By Ada M. Alvarez
Ada M. Alvarez is a Board Member of the National Association of Hispanic Journalists and has a Masters in Science in Investigative Mass Communications from Florida International University. She is 23-years-old and was born in Puerto Rico where she got a BA in Journalism and a minor in Gender Studies.
Her journalism work and multimedia experience has targeted health, environment and politics. She currently works for a domestic violence shelter for teen dating violence prevention in Miami, as well as, working as a freelance journalist.
Alvarez has written two books, Lo que no dije (2006) and Mudanza Constante (2008). The first book made her Puerto Rico’s youngest novelist and was adopted as an international teen dating violence prevention campaign accompanied with its own bilingual website Lo que no dije.
The month of February has a certain reputation. Because of it, wherever we look this month are the colors of red and white accompanied by images of Cupid poised to shoot his arrow of love — and everywhere it seems like hearts are in the air.
There’s no disputing the fact that February is the month of the heart, but depending on whom you ask it can mean something different. For example, the stores use the heart shape to remind shoppers to buy their special loved ones Valentine cards. The American Heart Association uses the heart shape to emphasize and renew awareness of cardiovascular health. One campaign of the American Heart Association, Go Red, raises this awareness to a new level by making sure everyone understands that the #1 killer of women in the United States has everything to do with the heart.
In the National Go Red for Women campaign, officially celebrated this month on February 5, 2010, people are asked to dress in red to create awareness of women’s cardiovascular health. Based on statistics, 1 out of 3 women have some type of heart disease. Fifty-two percent of women die due to heart failure.
Think about this: In 2006 in the United States, heart problems claimed 432,709 women’s lives, more than a combination of all types of cancer which killed 269,819 women. But even though cardiovascular problems attack women the most, it’s an issue that affects everyone in every single possible way.
Usually, people relate poor heart health with the elderly. After all, it is the #1 killer for people 75 and older. Yet, more than 37,000 babies are born each year with congenital heart defects. More than 1.3 million children have serious problems that could lead to surgery. To make it worse, many of these illnesses are not covered by health care providers because they are considered “pre-existing conditions.” In fact, this has a major impact on the economy and healthcare.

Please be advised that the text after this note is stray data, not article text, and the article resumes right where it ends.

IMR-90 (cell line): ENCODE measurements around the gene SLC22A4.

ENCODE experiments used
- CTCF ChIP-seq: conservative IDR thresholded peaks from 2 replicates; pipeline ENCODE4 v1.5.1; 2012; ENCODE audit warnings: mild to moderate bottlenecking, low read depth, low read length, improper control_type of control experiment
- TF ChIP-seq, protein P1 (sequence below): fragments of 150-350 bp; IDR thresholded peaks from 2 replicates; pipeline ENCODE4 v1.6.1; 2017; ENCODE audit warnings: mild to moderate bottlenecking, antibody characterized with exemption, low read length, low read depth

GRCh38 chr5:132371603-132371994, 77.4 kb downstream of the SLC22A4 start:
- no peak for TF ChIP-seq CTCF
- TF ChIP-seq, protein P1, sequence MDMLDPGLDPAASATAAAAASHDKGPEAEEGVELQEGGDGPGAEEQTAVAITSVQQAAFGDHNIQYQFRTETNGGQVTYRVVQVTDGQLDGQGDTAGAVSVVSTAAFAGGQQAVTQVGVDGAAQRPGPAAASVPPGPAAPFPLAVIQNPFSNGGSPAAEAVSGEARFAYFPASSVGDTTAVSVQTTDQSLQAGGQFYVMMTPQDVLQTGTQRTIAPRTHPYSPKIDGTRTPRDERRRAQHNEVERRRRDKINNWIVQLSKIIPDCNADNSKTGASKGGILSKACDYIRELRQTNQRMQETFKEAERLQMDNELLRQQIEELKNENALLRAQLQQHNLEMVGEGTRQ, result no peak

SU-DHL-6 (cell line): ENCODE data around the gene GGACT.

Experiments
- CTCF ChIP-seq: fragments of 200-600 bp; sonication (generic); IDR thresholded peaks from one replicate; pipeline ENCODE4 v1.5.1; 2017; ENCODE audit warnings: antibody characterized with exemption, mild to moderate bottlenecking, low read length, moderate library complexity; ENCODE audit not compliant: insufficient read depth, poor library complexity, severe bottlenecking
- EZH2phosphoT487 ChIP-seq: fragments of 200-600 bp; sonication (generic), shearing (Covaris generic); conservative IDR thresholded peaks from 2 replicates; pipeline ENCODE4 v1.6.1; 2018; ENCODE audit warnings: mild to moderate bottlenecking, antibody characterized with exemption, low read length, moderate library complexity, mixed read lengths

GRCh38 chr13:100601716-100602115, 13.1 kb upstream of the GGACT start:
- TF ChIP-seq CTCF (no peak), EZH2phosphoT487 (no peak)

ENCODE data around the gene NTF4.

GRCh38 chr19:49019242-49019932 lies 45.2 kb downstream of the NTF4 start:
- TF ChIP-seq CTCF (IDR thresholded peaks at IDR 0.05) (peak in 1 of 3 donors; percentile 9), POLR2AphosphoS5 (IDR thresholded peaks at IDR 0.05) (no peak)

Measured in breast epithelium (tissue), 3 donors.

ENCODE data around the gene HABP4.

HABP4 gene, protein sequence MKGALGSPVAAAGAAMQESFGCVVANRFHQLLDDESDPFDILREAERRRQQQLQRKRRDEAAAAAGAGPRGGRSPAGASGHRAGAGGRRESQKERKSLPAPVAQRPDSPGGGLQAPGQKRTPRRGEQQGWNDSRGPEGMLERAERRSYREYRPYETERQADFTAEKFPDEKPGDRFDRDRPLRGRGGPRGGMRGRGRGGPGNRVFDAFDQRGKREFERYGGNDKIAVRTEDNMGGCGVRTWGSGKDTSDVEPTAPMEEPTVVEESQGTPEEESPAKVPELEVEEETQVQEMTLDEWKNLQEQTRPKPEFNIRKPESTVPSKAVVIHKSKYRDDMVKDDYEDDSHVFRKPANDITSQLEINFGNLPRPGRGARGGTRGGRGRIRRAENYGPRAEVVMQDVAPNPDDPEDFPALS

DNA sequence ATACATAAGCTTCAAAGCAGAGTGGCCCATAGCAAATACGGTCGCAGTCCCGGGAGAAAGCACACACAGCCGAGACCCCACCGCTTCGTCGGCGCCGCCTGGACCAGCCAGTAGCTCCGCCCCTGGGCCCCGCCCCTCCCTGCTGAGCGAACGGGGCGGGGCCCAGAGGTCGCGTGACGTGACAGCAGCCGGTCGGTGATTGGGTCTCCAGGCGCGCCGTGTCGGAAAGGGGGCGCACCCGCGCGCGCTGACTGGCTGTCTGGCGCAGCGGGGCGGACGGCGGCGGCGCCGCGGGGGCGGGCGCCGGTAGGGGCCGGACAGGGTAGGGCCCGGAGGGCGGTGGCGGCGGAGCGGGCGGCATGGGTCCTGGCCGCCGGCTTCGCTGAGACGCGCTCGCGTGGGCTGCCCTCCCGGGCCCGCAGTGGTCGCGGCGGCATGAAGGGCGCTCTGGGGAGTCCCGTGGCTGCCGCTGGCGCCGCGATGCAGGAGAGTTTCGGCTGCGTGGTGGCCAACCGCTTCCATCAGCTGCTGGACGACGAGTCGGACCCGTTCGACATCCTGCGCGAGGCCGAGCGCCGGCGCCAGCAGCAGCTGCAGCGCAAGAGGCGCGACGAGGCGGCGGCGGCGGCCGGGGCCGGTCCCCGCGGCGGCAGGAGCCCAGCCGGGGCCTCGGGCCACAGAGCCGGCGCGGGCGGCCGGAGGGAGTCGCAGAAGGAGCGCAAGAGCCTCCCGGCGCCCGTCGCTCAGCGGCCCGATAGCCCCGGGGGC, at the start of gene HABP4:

A national study done by Harvard researchers, that was published in the American Journal of Medicine in 2007, found that almost 62% of all bankruptcy cases are due to medical bills. In 1981, only 8% of families filed bankruptcy because of serious medical problems, but today people not only end up sick but living in debt.
The number of un- and underinsured Americans has grown steadily because the cost of healthcare has increased and Congress has tightened bankruptcy laws. Basically, every 30 seconds someone in the United States files bankruptcy in the aftermath of a serious health problem.
The Census revealed in 2005 that more than 40 million people were uninsured. The 45.8 million uninsured are more likely to be poor and low-income rather than higher income. However, some of the people that file for bankruptcy are doing it because their insurance didn’t cover all their medical costs.
Hispanics now represent 14% of the population, but are more than 35% of the total of the uninsured. The higher uninsured rate for Hispanics is not associated with higher poverty levels like other groups. Rather, research has shown that Hispanics are more likely to be employed in jobs that do not offer health insurance, such as construction and agriculture (but when offered health insurance they accept at the same rates as whites and blacks).
But when it comes to sickness, the heart takes a lead role. For a healthy heart, many cardiologists recommend eating a balanced diet, low on sodium; having periodical check-ups for high blood pressure, which increases stroke possibilities; participate in cardio-respiratory exercises like walking for 30 minutes or aerobics, and doing activities that decrease stress levels, which impact the heart.
It’s important for everyone to take care of their heart and learn the facts on how to lead a healthy life and set a healthy example for their loved ones, because the heart shouldn’t be celebrated for only one month — it is not only a shape, it’s the beat of life.
To think otherwise is heartbreaking!